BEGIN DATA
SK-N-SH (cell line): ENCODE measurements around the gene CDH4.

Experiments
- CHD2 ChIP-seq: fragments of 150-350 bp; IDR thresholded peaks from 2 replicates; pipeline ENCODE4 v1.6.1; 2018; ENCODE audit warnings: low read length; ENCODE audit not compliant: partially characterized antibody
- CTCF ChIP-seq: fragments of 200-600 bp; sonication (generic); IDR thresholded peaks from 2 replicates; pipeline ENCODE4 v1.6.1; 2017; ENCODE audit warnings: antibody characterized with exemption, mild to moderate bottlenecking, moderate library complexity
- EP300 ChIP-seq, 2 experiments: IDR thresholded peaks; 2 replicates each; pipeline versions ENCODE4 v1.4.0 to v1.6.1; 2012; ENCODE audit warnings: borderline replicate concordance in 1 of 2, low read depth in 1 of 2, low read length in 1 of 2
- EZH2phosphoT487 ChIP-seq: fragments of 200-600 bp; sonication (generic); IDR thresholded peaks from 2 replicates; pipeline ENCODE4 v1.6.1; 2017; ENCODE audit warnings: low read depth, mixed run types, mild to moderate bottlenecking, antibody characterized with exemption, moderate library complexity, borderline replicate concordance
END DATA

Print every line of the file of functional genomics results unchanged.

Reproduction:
SK-N-SH (cell line): ENCODE measurements around the gene CDH4.

Experiments
- CHD2 ChIP-seq: fragments of 150-350 bp; IDR thresholded peaks from 2 replicates; pipeline ENCODE4 v1.6.1; 2018; ENCODE audit warnings: low read length; ENCODE audit not compliant: partially characterized antibody
- CTCF ChIP-seq: fragments of 200-600 bp; sonication (generic); IDR thresholded peaks from 2 replicates; pipeline ENCODE4 v1.6.1; 2017; ENCODE audit warnings: antibody characterized with exemption, mild to moderate bottlenecking, moderate library complexity
- EP300 ChIP-seq, 2 experiments: IDR thresholded peaks; 2 replicates each; pipeline versions ENCODE4 v1.4.0 to v1.6.1; 2012; ENCODE audit warnings: borderline replicate concordance in 1 of 2, low read depth in 1 of 2, low read length in 1 of 2
- EZH2phosphoT487 ChIP-seq: fragments of 200-600 bp; sonication (generic); IDR thresholded peaks from 2 replicates; pipeline ENCODE4 v1.6.1; 2017; ENCODE audit warnings: low read depth, mixed run types, mild to moderate bottlenecking, antibody characterized with exemption, moderate library complexity, borderline replicate concordance